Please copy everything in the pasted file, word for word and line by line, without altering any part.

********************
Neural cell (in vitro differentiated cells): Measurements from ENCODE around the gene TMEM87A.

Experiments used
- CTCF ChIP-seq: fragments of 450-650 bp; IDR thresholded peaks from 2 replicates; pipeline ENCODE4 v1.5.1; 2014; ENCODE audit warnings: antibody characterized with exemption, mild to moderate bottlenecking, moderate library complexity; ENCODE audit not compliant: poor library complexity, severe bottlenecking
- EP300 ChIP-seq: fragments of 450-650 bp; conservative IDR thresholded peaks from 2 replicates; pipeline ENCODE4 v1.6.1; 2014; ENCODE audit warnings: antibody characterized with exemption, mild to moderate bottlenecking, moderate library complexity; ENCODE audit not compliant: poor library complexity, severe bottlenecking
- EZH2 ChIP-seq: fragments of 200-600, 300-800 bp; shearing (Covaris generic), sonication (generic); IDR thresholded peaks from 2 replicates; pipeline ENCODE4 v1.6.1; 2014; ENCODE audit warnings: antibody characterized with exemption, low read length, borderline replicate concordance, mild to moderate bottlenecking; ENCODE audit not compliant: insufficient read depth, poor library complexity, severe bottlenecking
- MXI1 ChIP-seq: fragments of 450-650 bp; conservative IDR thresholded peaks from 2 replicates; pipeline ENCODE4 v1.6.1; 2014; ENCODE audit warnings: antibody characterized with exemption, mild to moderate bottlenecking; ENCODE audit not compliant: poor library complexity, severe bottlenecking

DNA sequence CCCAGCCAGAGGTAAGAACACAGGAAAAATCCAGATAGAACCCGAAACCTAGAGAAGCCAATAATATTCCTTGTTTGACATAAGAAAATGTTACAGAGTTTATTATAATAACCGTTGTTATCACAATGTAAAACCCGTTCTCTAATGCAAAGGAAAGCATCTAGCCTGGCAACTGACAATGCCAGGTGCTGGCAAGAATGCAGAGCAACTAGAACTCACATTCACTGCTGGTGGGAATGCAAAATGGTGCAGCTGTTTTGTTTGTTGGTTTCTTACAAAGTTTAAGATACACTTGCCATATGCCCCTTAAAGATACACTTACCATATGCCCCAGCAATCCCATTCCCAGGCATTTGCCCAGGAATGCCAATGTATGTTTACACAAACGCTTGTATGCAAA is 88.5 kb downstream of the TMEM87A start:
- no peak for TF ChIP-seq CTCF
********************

Neural cell (in vitro differentiated cells): Measurements from ENCODE around the gene TMEM87A.

Experiments used
- CTCF ChIP-seq: fragments of 450-650 bp; IDR thresholded peaks from 2 replicates; pipeline ENCODE4 v1.5.1; 2014; ENCODE audit warnings: antibody characterized with exemption, mild to moderate bottlenecking, moderate library complexity; ENCODE audit not compliant: poor library complexity, severe bottlenecking
- EP300 ChIP-seq: fragments of 450-650 bp; conservative IDR thresholded peaks from 2 replicates; pipeline ENCODE4 v1.6.1; 2014; ENCODE audit warnings: antibody characterized with exemption, mild to moderate bottlenecking, moderate library complexity; ENCODE audit not compliant: poor library complexity, severe bottlenecking
- EZH2 ChIP-seq: fragments of 200-600, 300-800 bp; shearing (Covaris generic), sonication (generic); IDR thresholded peaks from 2 replicates; pipeline ENCODE4 v1.6.1; 2014; ENCODE audit warnings: antibody characterized with exemption, low read length, borderline replicate concordance, mild to moderate bottlenecking; ENCODE audit not compliant: insufficient read depth, poor library complexity, severe bottlenecking
- MXI1 ChIP-seq: fragments of 450-650 bp; conservative IDR thresholded peaks from 2 replicates; pipeline ENCODE4 v1.6.1; 2014; ENCODE audit warnings: antibody characterized with exemption, mild to moderate bottlenecking; ENCODE audit not compliant: poor library complexity, severe bottlenecking

DNA sequence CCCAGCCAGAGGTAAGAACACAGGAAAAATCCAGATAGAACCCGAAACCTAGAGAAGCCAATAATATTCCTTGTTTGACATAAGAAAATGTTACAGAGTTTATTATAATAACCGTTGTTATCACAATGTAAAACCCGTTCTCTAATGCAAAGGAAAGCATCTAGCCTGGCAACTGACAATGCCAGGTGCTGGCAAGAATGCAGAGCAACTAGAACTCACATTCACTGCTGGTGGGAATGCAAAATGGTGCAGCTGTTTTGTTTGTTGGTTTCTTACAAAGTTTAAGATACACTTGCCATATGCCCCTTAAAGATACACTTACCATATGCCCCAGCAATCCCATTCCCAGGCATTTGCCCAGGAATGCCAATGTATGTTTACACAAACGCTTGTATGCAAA is 88.5 kb downstream of the TMEM87A start:
- no peak for TF ChIP-seq CTCF